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. Last Updated: 07/27/2016

Northern Capital Mulls Vote on Chinatown Development

ST. PETERSBURG -- St. Petersburg's Legislative Assembly is to examine holding a referendum on the construction and development of a Chinatown in the Krasnoselsky district, local media reported Thursday.

China's state-owned Shanghai Investment and Industrial is planning to invest $1.25 billion in the construction of a mini-city in the Krasnoselsky district over two years. The project aims to develop the 150 hectares of vacant land in the southwest of the city between the Peterhof highway and the shores of the Gulf of Finland.

Plans include a business area with office buildings and hotels, as well as a residential area with schools, cafes, cinemas and a Buddhist temple.

The project has met with protests from citizens worried about possible problems a Chinatown might bring.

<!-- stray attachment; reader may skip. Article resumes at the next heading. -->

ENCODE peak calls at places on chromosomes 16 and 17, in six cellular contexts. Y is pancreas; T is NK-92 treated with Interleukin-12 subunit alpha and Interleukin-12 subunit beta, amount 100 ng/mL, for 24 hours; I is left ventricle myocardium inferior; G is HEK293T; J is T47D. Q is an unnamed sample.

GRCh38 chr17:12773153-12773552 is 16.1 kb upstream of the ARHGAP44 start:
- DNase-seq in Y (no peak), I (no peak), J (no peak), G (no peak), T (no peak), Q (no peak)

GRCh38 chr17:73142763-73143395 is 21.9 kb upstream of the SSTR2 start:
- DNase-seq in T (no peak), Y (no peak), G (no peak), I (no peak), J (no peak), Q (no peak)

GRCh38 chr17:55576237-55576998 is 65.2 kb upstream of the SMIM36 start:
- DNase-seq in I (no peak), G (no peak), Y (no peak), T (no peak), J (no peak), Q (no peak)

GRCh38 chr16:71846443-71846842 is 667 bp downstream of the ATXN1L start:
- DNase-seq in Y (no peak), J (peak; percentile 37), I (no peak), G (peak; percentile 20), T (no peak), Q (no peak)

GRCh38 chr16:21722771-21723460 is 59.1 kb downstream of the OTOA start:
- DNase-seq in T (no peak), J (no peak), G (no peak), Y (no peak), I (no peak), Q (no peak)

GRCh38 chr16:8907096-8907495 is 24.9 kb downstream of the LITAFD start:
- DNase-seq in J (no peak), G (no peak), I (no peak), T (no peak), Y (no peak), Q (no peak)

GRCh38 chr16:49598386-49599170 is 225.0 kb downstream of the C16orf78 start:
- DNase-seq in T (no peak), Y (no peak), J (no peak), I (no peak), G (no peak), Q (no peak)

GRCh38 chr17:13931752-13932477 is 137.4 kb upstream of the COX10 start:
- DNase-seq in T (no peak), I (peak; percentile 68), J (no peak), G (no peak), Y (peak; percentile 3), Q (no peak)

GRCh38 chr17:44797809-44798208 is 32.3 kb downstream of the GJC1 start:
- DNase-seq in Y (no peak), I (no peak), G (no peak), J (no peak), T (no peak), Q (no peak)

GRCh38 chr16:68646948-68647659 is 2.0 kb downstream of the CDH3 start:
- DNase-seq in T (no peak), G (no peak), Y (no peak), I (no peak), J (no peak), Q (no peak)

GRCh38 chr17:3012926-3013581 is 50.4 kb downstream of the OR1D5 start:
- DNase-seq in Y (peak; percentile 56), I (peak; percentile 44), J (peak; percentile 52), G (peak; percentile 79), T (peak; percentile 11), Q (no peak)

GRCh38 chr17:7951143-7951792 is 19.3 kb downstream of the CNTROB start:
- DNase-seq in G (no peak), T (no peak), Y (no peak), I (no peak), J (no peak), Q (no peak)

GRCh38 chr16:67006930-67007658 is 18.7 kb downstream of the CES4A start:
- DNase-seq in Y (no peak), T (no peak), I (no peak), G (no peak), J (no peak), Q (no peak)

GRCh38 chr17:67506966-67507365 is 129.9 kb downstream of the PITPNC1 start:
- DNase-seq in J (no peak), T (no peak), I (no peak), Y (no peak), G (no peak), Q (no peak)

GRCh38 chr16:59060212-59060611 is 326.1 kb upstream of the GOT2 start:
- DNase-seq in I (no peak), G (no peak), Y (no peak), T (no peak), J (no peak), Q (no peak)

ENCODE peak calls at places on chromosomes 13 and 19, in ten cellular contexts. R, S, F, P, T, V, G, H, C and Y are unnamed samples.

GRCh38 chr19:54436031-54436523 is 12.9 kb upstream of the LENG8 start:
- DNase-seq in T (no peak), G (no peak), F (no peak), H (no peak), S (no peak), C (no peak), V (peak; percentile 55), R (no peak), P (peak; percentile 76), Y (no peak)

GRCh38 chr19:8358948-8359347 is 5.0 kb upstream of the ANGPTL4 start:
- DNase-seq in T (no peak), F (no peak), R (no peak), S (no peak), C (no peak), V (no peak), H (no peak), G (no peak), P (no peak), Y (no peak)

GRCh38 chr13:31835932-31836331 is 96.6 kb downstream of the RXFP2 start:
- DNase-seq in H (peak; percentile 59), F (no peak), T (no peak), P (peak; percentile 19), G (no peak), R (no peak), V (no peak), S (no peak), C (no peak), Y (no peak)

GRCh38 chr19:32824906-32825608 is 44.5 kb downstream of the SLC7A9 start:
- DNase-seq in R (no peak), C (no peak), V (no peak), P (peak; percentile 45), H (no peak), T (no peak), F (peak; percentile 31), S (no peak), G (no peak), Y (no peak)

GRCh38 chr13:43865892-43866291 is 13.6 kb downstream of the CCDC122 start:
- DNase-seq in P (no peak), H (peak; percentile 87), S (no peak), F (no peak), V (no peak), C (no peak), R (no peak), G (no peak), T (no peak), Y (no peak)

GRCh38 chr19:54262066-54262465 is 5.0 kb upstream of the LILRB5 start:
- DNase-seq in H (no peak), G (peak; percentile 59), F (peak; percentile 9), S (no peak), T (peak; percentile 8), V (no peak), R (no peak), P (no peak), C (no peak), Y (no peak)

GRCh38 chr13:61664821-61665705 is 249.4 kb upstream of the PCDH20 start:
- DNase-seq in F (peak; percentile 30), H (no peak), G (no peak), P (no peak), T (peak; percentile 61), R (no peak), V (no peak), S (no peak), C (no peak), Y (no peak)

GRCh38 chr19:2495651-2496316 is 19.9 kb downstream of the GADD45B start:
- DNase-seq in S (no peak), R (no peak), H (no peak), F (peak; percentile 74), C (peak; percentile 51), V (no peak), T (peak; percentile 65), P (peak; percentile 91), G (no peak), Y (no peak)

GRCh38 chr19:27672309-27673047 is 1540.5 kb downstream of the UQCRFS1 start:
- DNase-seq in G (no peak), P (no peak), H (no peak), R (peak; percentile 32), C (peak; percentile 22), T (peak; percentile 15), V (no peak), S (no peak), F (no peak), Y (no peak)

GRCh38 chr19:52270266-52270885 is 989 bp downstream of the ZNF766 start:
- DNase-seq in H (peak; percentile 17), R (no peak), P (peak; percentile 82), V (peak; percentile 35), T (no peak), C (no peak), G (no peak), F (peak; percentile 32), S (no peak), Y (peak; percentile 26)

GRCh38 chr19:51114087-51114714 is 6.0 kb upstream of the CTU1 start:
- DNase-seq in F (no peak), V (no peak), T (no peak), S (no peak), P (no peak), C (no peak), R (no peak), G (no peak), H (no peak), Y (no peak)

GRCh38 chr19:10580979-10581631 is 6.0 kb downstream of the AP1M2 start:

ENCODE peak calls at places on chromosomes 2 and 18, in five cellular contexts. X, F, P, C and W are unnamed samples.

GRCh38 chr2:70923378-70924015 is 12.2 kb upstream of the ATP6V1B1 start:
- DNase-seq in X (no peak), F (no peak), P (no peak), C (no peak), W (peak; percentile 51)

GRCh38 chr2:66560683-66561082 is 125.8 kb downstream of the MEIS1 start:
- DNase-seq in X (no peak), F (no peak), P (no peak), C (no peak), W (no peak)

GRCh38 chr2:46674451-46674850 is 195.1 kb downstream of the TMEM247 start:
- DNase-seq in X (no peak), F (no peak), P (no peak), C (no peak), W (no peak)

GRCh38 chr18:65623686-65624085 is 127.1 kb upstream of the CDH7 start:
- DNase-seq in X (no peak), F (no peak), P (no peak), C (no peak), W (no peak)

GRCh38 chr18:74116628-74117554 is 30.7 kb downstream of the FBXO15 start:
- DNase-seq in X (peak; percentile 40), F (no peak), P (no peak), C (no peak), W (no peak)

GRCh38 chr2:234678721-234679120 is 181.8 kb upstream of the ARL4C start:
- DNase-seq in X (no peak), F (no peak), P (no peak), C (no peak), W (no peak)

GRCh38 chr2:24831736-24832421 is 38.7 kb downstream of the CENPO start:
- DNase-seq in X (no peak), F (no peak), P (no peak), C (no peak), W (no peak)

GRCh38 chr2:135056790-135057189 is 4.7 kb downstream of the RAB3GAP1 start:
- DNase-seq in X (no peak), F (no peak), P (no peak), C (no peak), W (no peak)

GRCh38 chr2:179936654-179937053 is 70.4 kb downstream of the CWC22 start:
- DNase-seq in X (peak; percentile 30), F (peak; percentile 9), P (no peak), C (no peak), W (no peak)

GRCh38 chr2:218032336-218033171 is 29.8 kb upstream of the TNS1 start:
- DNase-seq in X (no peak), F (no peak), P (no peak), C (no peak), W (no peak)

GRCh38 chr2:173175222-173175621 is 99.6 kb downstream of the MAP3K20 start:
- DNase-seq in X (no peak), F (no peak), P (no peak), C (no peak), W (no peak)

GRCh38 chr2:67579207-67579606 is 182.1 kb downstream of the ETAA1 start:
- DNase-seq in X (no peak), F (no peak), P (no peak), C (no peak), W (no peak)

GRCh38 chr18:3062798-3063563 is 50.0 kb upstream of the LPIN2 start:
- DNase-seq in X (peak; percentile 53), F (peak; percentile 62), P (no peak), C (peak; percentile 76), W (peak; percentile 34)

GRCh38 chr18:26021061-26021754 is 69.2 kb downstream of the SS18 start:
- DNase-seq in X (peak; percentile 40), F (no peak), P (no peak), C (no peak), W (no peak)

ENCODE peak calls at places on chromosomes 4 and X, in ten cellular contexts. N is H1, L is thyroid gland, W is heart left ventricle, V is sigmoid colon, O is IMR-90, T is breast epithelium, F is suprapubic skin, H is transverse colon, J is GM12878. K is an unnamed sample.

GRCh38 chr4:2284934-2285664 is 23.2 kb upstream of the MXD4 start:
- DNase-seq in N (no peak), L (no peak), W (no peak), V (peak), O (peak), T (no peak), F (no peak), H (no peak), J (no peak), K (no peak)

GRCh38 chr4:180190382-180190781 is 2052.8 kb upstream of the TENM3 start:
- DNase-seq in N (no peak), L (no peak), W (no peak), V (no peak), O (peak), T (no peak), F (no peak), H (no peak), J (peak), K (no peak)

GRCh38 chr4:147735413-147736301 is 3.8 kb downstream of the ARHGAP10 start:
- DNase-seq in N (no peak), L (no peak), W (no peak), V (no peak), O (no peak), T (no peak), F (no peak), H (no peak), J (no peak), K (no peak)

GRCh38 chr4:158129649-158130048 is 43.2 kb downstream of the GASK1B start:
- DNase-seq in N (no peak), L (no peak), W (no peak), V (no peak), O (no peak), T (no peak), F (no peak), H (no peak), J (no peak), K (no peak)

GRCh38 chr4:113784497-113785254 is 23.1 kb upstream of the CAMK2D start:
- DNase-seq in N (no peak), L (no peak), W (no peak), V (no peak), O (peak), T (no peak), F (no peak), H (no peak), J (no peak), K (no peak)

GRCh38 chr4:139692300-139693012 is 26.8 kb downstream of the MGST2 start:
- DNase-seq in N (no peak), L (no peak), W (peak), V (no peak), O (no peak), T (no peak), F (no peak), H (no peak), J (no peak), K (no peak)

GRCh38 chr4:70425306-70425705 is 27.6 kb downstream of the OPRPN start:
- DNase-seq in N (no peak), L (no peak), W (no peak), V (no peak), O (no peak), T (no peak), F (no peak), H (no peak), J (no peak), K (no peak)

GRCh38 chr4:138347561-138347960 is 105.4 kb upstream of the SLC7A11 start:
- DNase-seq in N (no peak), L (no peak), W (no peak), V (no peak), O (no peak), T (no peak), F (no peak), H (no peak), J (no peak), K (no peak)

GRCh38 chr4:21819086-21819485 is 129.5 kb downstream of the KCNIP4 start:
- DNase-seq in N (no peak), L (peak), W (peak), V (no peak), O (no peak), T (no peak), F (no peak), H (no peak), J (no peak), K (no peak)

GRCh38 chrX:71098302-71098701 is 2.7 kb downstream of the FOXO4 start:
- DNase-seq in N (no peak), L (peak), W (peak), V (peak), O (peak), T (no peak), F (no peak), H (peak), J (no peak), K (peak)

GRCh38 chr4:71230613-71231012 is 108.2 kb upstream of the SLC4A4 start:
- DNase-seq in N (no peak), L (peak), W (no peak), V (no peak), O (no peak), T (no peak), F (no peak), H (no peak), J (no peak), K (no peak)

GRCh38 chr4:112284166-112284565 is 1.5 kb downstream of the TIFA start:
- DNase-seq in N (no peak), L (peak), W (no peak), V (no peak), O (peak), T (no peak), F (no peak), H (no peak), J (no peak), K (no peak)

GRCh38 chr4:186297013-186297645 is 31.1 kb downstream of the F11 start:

"One problem is that a great number of Chinese citizens will then flock into the city with their families and relatives. Such quarters have their own rules and are breeding grounds for prostitution and crime," Legislative Assembly Deputy Sergei Andreyev said, as quoted Thursday by his press service.

Alexander Teterdinko, a representative of the group that wants a referendum on the project, said that the group registered on Feb. 10 and currently has 23 members, Interfax reported.

The referendum is supposed to question the city government's right to authorize ownership of a plot of land by a Chinese company, the group said.

According to United Russia Deputy Vladimir Yeryomenko, the holding of such a referendum is fairly unlikely.

"First, the procedure for a referendum is very complex. Second, such issues are never decided by a referendum. It is clear that the result will be against the project," Yeryomenko said. "Instead of wasting money on a referendum, City Hall should inform people how to better take advantage of this project."